Press Conference by the Press Secretary 28 March 2000

  1. The visit of Prime Minister Keizo Obuchi to Okinawa
  2. The telephone conversation between Prime Minister Obuchi and President Vladimir Putin of the Russian Federation
  3. The visit of Minister for Foreign Affairs Yohei Kono to the Republic of Korea
  4. The visit of Senior State Secretary for Foreign Affairs Shozo Azuma to the Middle East
  5. Questions on the visit to the Middle East by Senior State Secretary for Foreign Affairs Shozo Azuma and other related issues
  6. Question on the normalization talks with North Korea
  7. Comments on the participation of African leaders in the July G8 Summit
  8. Question on an Italian national accused of terrorism
  9. The accommodation situation in Okinawa for the July G8 Summit
  10. Other issues

  1. The visit of Prime Minister Keizo Obuchi to Okinawa

    Press Secretary Ryuichiro Yamazaki: Good afternoon. I have three items at the start of my press conference today.

    Firstly, over the weekend Prime Minister Keizo Obuchi visited Okinawa, which is going to be the site of the G8 Summit Meeting in late July. I myself accompanied him, among other officials. I would just like to give a very brief overview of the visit.

    This was the first time that Prime Minister Obuchi went in his capacity as Prime Minister, but as you may know, Prime Minister Obuchi has a very deep personal involvement with Okinawa dating back to his days at Waseda University in the early 60s, way before the reversion of Okinawa in 1972. He visited Okinawa several times in his youth at that time, as well as on subsequent occasions. This time, with a kind of "soft spot" for Okinawa, he went there as part of the preparation for the G8 Summit.

    I can, in a nutshell, say that there were three main highlights of the visit. The first was to have a broad dialogue with the people of Okinawa, which can be exemplified by the fact that he was the first Prime Minister of Japan to visit the offices of all the major mass media companies in Naha, including the Okinawa Times and the Ryukyu Shinpo. He also had several occasions to exchange views with Governor Inamine of Okinawa Prefecture and Mayor Kishimoto of Nago City, and other local leaders. During his whole full two days stay, Saturday and Sunday, he also had occasions to shake hands with many people of Okinawa and tourists from all over Japan and abroad. As he said in his own press conference, the Prime Minister was very much impressed by the fact that those he encountered were encouraging him to make the G8 Summit a success.

    The second purpose was to see the facilities, including the actual conference site, which has just been completed and has yet to be officially opened, called the Bankoku Shinryokan, and also the site of Prime Minister Obuchi's press conference, which he will give immediately after the G8 Meeting finishes, in his capacity as President of the G8 Meeting.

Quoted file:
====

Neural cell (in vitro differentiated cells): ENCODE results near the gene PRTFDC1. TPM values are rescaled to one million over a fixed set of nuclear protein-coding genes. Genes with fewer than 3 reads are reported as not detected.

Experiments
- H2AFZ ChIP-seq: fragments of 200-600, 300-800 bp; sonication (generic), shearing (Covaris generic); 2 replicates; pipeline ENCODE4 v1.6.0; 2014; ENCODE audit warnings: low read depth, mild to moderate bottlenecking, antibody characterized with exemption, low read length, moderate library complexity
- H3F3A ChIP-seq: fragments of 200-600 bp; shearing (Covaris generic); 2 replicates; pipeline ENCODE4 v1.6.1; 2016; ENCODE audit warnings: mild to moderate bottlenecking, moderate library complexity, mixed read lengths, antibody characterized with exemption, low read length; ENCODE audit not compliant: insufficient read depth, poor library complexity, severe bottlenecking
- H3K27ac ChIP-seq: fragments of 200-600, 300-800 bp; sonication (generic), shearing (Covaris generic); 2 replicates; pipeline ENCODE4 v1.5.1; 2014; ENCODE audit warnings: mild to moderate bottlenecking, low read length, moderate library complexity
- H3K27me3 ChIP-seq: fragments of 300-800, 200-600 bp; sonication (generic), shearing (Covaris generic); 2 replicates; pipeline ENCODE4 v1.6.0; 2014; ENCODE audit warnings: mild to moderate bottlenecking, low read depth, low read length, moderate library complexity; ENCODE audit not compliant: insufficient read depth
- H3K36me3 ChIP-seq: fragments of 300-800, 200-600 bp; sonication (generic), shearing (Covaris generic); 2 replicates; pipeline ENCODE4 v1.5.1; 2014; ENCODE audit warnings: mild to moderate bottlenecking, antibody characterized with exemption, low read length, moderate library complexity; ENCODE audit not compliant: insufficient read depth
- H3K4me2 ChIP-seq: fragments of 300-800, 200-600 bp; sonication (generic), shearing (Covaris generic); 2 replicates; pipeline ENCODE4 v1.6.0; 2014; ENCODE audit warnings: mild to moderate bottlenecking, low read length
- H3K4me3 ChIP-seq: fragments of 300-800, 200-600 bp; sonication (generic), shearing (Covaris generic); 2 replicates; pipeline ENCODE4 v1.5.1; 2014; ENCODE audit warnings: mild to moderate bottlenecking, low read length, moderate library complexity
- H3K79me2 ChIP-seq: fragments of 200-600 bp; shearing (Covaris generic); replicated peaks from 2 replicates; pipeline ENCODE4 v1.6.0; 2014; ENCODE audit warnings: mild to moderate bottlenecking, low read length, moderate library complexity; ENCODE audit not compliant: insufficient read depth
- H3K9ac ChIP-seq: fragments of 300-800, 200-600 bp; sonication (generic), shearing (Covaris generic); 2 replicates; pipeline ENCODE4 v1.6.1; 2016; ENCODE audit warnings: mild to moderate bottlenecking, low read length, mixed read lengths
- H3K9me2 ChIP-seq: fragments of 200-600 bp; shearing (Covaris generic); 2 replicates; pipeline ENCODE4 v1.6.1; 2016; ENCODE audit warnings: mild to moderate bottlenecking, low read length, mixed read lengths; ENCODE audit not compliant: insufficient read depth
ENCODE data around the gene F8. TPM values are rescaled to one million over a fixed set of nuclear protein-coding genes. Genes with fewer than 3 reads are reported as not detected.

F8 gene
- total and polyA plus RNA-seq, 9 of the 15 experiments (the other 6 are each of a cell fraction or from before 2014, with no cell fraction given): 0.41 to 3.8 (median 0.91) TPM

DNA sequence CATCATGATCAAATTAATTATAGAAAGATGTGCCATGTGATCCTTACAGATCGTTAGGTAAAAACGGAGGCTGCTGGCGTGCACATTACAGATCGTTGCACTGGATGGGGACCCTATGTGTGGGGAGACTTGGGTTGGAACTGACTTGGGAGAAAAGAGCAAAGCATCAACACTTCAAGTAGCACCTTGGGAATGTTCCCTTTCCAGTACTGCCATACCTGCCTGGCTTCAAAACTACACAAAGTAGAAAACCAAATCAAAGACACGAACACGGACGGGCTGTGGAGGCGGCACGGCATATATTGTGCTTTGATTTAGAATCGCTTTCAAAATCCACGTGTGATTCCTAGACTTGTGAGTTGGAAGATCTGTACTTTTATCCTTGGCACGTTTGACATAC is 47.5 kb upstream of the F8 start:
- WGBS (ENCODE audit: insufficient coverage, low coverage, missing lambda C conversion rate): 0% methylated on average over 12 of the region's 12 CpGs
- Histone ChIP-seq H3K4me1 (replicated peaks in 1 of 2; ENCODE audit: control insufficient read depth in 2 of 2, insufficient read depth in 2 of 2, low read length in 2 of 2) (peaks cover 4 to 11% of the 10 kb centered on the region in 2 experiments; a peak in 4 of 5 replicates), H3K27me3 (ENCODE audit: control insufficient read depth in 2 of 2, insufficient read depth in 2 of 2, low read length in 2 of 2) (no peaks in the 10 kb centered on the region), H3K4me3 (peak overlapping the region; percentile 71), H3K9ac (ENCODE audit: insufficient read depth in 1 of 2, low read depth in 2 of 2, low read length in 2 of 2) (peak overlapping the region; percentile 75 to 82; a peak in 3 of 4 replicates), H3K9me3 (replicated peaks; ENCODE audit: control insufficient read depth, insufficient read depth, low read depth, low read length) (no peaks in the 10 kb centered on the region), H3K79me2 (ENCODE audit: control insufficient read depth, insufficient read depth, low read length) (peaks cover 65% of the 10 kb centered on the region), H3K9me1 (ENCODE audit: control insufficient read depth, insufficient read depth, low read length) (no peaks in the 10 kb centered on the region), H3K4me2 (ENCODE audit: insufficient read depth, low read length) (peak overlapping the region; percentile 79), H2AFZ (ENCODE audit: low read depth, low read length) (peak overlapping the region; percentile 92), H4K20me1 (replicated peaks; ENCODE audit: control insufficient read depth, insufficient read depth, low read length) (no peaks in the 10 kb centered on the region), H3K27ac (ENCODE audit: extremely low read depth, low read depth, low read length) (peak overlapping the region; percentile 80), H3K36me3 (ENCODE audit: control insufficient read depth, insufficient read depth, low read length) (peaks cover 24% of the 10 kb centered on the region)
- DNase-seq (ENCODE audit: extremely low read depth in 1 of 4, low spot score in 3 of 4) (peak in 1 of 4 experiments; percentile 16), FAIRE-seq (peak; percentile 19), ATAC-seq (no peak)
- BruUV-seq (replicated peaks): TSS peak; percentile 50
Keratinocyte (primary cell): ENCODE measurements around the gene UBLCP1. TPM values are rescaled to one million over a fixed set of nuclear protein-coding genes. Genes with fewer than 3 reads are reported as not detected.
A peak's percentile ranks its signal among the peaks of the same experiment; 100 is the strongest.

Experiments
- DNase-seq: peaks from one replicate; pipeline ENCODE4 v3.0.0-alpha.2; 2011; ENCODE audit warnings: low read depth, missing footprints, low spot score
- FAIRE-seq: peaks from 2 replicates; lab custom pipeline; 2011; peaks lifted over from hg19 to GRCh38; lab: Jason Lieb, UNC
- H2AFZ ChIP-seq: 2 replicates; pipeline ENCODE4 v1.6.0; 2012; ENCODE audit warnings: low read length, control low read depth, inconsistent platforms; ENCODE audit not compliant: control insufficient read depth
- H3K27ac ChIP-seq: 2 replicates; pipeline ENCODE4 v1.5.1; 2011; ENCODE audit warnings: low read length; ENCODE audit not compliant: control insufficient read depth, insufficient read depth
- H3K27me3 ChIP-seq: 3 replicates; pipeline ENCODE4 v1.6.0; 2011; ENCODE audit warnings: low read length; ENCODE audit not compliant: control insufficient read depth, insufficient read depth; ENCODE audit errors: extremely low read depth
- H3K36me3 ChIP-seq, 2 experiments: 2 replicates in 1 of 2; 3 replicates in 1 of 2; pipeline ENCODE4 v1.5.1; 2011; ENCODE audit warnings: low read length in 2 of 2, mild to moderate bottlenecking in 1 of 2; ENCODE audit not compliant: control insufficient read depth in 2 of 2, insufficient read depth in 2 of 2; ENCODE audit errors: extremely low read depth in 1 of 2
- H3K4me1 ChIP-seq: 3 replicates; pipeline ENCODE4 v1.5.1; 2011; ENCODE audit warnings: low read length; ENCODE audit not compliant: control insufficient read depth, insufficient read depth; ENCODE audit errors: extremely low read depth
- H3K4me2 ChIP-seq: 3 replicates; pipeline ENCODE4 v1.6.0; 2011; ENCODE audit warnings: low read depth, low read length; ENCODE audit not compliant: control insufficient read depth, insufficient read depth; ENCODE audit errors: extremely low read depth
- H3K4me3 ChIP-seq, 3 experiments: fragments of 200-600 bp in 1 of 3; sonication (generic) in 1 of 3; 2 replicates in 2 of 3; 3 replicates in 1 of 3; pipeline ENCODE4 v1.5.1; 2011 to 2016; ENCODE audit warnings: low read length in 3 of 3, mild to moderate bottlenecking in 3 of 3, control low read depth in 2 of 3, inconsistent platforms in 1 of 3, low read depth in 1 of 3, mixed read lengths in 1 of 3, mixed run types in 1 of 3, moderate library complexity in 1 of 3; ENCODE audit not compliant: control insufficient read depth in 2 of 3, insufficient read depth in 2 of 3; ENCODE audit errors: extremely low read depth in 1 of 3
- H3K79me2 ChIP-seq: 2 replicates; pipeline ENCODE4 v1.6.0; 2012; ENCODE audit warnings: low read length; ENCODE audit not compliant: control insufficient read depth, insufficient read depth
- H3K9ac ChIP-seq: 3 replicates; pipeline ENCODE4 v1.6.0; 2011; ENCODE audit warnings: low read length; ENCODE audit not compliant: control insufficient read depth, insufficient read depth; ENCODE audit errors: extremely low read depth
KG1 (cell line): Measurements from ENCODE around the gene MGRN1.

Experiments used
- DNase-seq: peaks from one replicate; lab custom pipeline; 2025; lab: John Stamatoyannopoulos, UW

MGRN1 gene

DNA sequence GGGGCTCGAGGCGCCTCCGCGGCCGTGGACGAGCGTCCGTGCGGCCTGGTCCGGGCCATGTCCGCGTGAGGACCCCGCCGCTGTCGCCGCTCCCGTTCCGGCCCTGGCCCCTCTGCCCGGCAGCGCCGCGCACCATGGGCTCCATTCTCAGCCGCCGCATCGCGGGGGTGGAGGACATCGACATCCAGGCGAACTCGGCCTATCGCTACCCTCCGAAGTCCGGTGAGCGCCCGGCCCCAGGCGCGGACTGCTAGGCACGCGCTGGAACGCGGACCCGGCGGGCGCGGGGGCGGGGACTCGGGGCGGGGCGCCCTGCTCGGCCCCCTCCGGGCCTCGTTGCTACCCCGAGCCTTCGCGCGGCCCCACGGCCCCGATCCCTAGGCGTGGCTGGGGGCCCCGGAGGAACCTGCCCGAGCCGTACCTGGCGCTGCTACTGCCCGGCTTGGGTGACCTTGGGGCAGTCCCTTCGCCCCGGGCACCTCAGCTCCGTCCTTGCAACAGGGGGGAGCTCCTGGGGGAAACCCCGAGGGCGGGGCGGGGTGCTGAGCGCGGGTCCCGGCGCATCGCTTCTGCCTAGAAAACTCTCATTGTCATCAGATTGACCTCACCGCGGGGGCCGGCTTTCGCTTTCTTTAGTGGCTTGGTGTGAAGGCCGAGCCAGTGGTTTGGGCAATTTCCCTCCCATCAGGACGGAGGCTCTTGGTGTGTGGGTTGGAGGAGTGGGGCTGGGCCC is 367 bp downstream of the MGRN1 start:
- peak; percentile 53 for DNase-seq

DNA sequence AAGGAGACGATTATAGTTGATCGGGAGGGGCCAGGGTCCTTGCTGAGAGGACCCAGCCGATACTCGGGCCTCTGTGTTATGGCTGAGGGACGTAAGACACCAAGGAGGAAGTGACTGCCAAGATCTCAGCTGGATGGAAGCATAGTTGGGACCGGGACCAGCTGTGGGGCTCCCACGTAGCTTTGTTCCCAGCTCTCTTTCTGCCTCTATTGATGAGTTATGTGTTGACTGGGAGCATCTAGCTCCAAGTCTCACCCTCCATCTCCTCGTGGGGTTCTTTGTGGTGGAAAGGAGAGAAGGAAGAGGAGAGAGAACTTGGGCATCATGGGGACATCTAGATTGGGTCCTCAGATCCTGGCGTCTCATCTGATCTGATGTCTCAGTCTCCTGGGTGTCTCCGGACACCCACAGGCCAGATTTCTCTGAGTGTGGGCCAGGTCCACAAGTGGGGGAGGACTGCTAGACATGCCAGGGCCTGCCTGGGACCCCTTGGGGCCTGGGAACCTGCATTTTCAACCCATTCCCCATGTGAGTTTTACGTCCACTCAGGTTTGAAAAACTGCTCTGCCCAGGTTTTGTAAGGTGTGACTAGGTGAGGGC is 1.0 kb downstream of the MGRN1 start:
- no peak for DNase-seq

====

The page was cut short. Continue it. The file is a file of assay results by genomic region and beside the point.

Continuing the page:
Thirdly, he announced the fact that on 22 July the Summit leaders and their wives will be invited to participate in an official banquet at the Shuri-jo, Shuri Castle, in the center of Naha City, as well as welcoming the fact that the Okinawa Prefecture Preparatory Committee will be hosting a welcome reception for the Summit leaders and their wives earlier in the same evening of 22 July. He also attended a seminar called the Asia-Pacific Agenda Project, where he had the opportunity to listen to the voices of some of the participants coming from other parts of Asia, as to how Asia's views could be reflected in the G8 Summit discussions. He also gave an extensive television interview on Channel 10, which was broadcasted on Sunday morning, and also gave a press conference at the end of his stay on Sunday, early afternoon.

    Related Information (G7/G8)
  2. The telephone conversation between Prime Minister Obuchi and President Vladimir Putin of the Russian Federation

    Mr. Yamazaki: The second announcement is in relation to the new President of the Russian Federation having just been elected. It was late yesterday afternoon when Prime Minister Obuchi issued a statement, the official translation of which will be distributed to you very soon, of which there are three major points: Firstly, Prime Minister Obuchi welcomed the fact that the new President had been chosen based on the general will of the people of Russia; secondly, he expressed hope that new President Vladimir Putin of the Russian Federation would endeavor in nation building; and thirdly, he looked forward to cooperating with the new administration in order to shape Japan-Russian relations in a dynamic and fruitful manner, which would be befitting for the 21st century. Prime Minister Obuchi said he intended to exert his best efforts to further advance the bilateral relations between our two countries in all areas, including the negotiations for the peace treaty.